Yes, some people get jobs from this, and the government gets some money for renting land to foreign corporations like Royal Caribbean. And yes, local people do sell some tourist goods at a market...though I highly doubt they are getting rich from any of it. But tourism is not exactly the magical development solution that many people like to pretend that it is.

Ryan, you make some interes... (Below threshold)
Paul:

Ryan, you make some interesting points. I am sure that we can both agree that this is a major disaster that needs to be addressed. I have been to this beach area in discussion and I can tell anyone who wants it used for some relief purpose that it is very small, very undeveloped and isolated from the rest of the island by mountains and no roads. If I remember correctly the ship itself couldn't even dock there. It had to drop anchor a half mile in the bay and ferry people by small boats. Again, I also do not know if these modern ships could dock at Port Au Prince if they wanted to. Cruise lines allowed thousands of refugees on board their ships in the past, only to have them totally trashed by the ungrateful tenants to the point of the ships having to be totally dry docked and gutted. Now all of this said, if there is a genuine need for the Haitians to have access to any of these things I think they should have it immediately.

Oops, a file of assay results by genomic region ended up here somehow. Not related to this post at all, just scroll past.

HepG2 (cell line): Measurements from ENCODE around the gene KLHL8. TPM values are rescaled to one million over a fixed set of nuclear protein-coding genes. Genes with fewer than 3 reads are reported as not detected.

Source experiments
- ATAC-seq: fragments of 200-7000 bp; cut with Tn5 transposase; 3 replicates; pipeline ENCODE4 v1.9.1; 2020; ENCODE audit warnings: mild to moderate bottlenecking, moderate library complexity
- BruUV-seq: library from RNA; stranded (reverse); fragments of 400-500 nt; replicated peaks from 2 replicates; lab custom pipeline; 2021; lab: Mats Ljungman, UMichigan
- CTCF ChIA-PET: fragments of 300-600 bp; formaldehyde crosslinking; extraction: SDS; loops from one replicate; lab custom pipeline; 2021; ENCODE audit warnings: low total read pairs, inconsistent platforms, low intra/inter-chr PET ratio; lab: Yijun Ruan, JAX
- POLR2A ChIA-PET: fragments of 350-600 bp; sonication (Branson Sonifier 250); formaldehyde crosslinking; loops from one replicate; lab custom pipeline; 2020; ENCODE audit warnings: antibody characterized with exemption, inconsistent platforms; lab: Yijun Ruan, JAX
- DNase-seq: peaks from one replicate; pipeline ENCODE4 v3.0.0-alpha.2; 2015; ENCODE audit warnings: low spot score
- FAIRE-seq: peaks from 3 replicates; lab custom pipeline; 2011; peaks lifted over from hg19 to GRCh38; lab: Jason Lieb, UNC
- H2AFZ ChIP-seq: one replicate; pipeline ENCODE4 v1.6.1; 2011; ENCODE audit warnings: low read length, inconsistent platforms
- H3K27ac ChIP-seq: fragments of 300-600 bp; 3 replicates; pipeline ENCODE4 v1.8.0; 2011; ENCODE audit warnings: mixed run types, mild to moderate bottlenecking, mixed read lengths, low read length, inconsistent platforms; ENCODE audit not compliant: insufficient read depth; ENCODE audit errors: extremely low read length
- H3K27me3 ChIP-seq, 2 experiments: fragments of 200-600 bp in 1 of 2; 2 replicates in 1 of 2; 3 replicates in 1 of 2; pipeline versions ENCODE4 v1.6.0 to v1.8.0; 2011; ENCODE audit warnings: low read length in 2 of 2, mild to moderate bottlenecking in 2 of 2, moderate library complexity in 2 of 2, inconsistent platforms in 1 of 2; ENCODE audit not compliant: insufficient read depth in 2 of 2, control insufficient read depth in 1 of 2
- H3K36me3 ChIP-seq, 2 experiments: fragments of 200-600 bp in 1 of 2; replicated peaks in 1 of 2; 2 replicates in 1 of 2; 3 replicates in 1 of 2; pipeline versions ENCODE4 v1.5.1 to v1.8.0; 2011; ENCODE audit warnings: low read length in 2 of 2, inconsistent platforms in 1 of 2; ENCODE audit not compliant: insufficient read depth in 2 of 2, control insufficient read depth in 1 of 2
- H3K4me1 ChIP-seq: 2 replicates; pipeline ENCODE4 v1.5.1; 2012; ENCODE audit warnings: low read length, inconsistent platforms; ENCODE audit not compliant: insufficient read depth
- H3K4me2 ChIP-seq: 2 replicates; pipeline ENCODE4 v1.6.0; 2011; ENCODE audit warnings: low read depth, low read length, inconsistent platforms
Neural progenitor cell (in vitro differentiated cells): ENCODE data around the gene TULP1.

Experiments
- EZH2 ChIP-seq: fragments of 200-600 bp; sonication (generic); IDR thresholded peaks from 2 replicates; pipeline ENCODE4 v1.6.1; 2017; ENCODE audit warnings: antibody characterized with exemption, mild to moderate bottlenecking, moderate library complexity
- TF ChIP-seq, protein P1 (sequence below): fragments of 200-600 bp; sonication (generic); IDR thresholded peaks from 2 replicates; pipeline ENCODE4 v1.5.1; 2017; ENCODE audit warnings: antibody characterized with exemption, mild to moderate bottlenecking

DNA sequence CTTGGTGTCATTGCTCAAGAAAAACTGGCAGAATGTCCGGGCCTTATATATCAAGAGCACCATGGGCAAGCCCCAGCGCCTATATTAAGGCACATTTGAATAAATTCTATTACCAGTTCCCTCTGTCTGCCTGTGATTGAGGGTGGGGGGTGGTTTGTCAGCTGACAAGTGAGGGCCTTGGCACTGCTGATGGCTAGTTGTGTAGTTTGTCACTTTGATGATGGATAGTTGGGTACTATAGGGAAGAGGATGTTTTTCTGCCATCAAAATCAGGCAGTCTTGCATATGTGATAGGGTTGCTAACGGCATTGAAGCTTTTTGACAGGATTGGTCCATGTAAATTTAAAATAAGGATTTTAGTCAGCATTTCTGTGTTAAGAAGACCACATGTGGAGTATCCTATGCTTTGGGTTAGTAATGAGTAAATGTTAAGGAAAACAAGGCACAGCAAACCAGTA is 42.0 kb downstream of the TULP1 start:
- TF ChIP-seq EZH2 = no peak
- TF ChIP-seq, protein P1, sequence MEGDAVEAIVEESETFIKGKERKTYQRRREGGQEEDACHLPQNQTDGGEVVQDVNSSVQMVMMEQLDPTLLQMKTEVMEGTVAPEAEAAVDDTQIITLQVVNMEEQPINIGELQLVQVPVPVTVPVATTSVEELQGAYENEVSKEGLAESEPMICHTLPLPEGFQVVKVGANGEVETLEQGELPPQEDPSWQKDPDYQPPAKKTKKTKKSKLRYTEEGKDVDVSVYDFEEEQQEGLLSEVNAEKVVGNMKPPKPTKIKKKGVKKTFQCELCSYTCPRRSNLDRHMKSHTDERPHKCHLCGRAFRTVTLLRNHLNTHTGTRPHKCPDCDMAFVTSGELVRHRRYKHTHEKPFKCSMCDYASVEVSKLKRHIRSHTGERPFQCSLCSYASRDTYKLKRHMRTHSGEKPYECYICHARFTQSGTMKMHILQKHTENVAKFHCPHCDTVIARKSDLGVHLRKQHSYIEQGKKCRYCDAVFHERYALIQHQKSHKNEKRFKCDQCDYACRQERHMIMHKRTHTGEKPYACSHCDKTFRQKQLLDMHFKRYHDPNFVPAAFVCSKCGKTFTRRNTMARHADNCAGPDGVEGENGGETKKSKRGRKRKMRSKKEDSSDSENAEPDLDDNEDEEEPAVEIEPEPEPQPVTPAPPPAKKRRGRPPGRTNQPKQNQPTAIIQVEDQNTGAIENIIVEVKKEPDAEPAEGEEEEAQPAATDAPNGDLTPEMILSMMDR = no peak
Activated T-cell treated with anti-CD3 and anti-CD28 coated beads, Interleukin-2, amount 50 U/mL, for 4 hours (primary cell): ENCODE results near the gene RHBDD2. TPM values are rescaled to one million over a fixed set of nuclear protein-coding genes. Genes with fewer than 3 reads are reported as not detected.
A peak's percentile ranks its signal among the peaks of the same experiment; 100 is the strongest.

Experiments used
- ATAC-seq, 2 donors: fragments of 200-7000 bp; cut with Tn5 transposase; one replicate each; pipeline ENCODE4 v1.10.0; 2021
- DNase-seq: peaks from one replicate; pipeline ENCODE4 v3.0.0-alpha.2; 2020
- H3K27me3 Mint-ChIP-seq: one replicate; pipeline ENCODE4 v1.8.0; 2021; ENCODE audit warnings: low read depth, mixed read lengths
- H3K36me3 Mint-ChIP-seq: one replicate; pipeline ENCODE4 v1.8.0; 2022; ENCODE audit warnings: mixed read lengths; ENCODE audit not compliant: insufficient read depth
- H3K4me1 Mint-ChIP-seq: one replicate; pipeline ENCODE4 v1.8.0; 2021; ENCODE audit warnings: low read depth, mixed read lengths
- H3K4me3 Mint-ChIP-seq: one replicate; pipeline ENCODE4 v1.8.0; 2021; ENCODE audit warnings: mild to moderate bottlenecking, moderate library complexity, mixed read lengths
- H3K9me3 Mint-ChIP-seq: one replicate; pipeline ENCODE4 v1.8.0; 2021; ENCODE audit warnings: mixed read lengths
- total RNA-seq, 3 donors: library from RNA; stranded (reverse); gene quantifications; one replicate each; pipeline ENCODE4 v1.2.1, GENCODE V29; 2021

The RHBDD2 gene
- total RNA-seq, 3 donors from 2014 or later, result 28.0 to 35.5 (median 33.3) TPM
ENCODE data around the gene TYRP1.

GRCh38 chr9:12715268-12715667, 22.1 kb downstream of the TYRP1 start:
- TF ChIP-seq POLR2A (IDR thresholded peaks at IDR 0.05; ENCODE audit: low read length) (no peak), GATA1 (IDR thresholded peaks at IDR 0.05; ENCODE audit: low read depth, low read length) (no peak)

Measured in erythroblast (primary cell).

We liberal trolls hate Carn... (Below threshold)
Victory is Mao's:

We liberal trolls hate Carnival because of their filthy profits. Burn them! BURN THEM ALL!

Peace.

"Ryan, you make so... (Below threshold)
ryan a:
"Ryan, you make some interesting points. I am sure that we can both agree that this is a major disaster that needs to be addressed."

Hey Paul, thanks for considering my comments. We definitely do agree that this needs to be addressed. I have a lot of respect for all of the people who are over there trying to help out--from the Red Cross people to the US military to all of the volunteer doctors & nurses, etc.

A note to all you defenders... (Below threshold)
Marc:

A note to all you defenders of Royal Caribbean... are you all frigging crazy?

Have none of you heard that the average income in Haiti is approx. 2 bucks US per day?

Do any of you defenders REALLY think the cruise line is paying anything more than that?